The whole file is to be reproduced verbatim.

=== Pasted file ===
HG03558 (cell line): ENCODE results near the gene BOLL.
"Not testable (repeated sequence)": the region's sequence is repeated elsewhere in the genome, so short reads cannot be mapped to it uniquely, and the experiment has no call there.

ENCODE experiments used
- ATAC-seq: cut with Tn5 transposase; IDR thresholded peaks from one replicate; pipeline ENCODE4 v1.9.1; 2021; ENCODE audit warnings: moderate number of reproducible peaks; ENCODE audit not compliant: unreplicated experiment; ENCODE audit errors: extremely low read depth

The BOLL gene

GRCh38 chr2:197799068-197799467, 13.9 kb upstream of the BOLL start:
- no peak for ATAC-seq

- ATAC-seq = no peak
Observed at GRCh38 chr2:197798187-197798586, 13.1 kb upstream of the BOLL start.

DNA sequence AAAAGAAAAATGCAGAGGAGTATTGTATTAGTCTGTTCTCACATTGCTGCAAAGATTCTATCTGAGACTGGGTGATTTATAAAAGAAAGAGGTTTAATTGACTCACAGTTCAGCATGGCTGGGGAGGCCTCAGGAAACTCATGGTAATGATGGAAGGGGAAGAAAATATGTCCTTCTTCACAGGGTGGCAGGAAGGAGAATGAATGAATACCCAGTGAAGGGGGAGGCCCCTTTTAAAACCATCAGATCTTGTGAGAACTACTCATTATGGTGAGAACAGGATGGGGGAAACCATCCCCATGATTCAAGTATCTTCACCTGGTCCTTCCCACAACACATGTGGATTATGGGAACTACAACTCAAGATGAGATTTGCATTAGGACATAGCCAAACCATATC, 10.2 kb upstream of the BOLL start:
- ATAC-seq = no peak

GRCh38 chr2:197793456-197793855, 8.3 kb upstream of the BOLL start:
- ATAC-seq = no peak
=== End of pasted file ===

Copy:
HG03558 (cell line): ENCODE results near the gene BOLL.
"Not testable (repeated sequence)": the region's sequence is repeated elsewhere in the genome, so short reads cannot be mapped to it uniquely, and the experiment has no call there.

ENCODE experiments used
- ATAC-seq: cut with Tn5 transposase; IDR thresholded peaks from one replicate; pipeline ENCODE4 v1.9.1; 2021; ENCODE audit warnings: moderate number of reproducible peaks; ENCODE audit not compliant: unreplicated experiment; ENCODE audit errors: extremely low read depth

The BOLL gene

GRCh38 chr2:197799068-197799467, 13.9 kb upstream of the BOLL start:
- no peak for ATAC-seq

- ATAC-seq = no peak
Observed at GRCh38 chr2:197798187-197798586, 13.1 kb upstream of the BOLL start.

DNA sequence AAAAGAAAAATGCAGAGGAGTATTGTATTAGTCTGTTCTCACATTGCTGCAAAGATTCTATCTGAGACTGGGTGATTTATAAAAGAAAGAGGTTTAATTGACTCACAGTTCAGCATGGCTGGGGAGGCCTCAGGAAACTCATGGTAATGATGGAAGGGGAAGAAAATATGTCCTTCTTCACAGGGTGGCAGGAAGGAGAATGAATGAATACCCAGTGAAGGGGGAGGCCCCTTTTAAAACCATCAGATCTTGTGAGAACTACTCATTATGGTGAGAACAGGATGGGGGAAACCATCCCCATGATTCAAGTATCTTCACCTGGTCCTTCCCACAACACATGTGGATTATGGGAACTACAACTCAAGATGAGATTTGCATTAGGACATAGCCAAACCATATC, 10.2 kb upstream of the BOLL start:
- ATAC-seq = no peak

GRCh38 chr2:197793456-197793855, 8.3 kb upstream of the BOLL start:
- ATAC-seq = no peak